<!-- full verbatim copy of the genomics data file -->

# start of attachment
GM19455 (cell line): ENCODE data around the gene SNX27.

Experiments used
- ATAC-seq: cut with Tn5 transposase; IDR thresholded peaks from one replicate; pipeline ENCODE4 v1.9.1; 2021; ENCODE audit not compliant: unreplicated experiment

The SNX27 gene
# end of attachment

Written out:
GM19455 (cell line): ENCODE data around the gene SNX27.

Experiments used
- ATAC-seq: cut with Tn5 transposase; IDR thresholded peaks from one replicate; pipeline ENCODE4 v1.9.1; 2021; ENCODE audit not compliant: unreplicated experiment

The SNX27 gene